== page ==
Magann: They’re Laughing at Us
America’s foreign policy is failing in the age of Trump.
President Donald Trump has made a grand show of the Iran nuclear deal. The Joint Comprehensive Plan of Action, often referred to by its acronym JCPOA, enjoys broad international support. The JCPOA isn’t perfect, but it includes about as many concessions as the Iranians are willing to give. So far, the deal has worked, significantly decreasing Iran’s capacity to develop nuclear weapons. And let’s not forget: the alternative to the JCPOA is not a better deal. The alternative is an unchecked Iran on a rapid path to a nuclear bomb.
Unsurprisingly, the Trump administration ignored all that. The president, seemingly unconcerned about the real-world impacts of his decision, caved to populist demands and abandoned the deal. Trump’s reckless move obliterated decades of diplomacy, putting Iran back on the path to nuclear weapons and the Middle East one step closer to war. The administration seems all too eager to go back on its word and compromise its national security because, frankly, the Iran deal has become a buzzword in domestic politics.
The Trump administration lacks any coherent foreign policy vision, preferring to throw out policy haphazardly as a means of building support. Of course, a number of America’s foreign Service officers, State Department experts and others still work to maintain our global standing, and for that they deserve immense praise. At the highest level, though, foreign policy has become a mere tool to build domestic support for the administration.
Consider Trump’s declaration of Jerusalem as the capital of Israel. Of all the nations of the world, only Guatemala and Israel itself have followed America’s lead. There’s good reason for that: Trump’s declaration threatened the viability of the two-state solution, and did nothing but inflame the already tense situation between Israelis and Palestinians. America’s long-held policy advocates two states, Israel and Palestine, coexisting in peace. Accordingly, despite domestic pressure to move the embassy, former presidents from both parties consistently refused to do so. They understood that the move, though popular within the U.S., would exacerbate conflict in the region and hurt the interests of America and its allies.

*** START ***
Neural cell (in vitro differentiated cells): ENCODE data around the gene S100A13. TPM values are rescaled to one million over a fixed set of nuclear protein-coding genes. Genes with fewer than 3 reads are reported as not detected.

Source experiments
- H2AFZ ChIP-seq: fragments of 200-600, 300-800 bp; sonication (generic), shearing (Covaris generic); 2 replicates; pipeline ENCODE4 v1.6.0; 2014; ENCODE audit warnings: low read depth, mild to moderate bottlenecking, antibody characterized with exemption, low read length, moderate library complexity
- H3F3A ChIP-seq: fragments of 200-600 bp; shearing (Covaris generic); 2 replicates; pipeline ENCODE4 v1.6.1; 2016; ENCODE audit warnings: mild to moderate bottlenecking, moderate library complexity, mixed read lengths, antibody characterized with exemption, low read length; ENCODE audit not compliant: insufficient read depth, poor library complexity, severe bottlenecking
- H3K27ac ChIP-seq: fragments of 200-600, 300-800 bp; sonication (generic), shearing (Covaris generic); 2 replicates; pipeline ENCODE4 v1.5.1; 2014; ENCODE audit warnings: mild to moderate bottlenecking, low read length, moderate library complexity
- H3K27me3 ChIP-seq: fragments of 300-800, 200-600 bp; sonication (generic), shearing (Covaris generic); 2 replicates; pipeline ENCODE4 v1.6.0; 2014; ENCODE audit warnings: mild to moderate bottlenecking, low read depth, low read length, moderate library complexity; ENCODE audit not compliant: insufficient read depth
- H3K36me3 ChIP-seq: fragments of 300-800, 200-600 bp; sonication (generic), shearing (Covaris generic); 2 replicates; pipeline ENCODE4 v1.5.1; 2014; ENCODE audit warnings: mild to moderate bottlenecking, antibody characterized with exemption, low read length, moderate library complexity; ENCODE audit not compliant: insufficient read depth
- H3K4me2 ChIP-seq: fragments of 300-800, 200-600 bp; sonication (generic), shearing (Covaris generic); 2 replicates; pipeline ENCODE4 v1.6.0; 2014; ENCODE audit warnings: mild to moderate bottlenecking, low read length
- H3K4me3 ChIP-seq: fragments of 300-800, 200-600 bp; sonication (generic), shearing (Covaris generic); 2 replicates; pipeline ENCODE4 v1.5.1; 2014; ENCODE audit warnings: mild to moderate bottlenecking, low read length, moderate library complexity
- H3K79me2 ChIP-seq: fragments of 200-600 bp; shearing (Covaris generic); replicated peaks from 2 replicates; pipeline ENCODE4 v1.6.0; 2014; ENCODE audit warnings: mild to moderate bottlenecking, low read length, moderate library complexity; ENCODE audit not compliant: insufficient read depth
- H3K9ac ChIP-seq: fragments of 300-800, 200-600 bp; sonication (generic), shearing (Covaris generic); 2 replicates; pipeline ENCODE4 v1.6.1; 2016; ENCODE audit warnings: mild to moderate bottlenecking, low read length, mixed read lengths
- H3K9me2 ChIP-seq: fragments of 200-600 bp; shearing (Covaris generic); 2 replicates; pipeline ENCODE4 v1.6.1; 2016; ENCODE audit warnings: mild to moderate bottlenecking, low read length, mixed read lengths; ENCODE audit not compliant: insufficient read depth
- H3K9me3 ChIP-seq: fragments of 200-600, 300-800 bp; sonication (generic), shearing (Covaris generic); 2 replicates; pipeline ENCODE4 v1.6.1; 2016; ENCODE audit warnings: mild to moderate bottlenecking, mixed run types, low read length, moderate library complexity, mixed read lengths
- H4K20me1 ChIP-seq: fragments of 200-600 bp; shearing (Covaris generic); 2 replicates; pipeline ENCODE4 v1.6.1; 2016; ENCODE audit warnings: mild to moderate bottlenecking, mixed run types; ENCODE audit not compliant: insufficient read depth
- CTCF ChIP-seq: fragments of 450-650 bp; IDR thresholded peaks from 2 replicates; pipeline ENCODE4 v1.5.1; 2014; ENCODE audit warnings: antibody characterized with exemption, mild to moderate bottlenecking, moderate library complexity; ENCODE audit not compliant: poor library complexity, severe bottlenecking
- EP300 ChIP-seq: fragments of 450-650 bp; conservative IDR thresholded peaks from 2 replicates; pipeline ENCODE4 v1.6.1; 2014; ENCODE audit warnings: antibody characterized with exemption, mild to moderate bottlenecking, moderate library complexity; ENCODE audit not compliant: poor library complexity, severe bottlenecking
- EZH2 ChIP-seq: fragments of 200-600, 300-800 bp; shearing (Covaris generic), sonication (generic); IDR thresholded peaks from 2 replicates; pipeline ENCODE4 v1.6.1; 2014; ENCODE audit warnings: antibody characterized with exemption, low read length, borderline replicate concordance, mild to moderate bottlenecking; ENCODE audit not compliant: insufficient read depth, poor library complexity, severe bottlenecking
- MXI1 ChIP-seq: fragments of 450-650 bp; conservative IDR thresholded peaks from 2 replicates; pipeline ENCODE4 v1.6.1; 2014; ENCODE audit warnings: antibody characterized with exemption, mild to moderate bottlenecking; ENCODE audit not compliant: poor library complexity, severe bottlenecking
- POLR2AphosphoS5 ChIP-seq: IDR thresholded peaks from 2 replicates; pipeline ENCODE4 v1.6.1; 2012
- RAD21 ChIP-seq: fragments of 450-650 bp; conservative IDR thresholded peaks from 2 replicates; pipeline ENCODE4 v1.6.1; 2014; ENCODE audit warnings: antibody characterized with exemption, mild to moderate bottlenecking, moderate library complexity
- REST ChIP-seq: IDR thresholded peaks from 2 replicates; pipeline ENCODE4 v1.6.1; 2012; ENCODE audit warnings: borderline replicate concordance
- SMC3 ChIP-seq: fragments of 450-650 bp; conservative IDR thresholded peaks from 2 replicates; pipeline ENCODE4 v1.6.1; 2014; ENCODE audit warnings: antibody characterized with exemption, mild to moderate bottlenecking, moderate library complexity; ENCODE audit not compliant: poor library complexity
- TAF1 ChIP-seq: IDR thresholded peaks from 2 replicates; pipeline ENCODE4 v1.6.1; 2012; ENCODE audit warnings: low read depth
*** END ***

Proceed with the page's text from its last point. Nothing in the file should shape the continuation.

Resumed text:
Unfortunately, popular support for an embassy move never went away. And unlike past presidents, who resisted domestic pressure in order to further American goals, Trump caved in.
Trump’s Jerusalem declaration undermined decades of U.S. policy and jeopardized America’s role as a mediator between Israelis and Palestinians. Of course, Trump presumably cared more about the pro-Israel image it gave him within the U.S. That sort of foreign policy, the kind which undertakes damaging actions abroad in order to curry domestic support, is incredibly dangerous for America.
The Trump administration’s foreign policy seems to be a reaction to popular buzzwords — end the Iran deal, support Israel, stop Assad, destroy ISIS — without much broader strategic vision. The administration launches missle strikes against Assad because the optics of inaction are bad. Yet Trump and his advisors don’t follow that up with any long-term strategy. Soon after, America turns to withdrawing from the JCPOA, a move that strengthens Iran and by extension its ally the Assad regime. This sort of haphazard, mob-rule foreign policy is intensely dangerous, both for its victims abroad and for the United States. Even as the American economy and military carry on, U.S. soft power diminishes with every irrational, soundbite-driven policy decision.
Today, with the rise of China, Russia’s increasing belligerence and a rapidly escalating Saudi-Iranian conflict that threatens to engulf the Middle East, America can hardly afford to surrender its mantle of global leadership. These years mark a significant challenge to the post-Cold War international order, yet under the current administration America is not there to defend itself or its values. President Trump campaigned on the false notion that other countries were “laughing at us” for America’s ineptness. That statement was clearly false at the time, but today it may just ring true. The Trump administration’s foreign policy blunders, including withdrawing from the JCPOA, have gravely compromised America’s global standing. The erosion of the U.S.’s international standing, more so than the endless scandals and crude remarks, may well be the most damaging legacy of the Trump administration.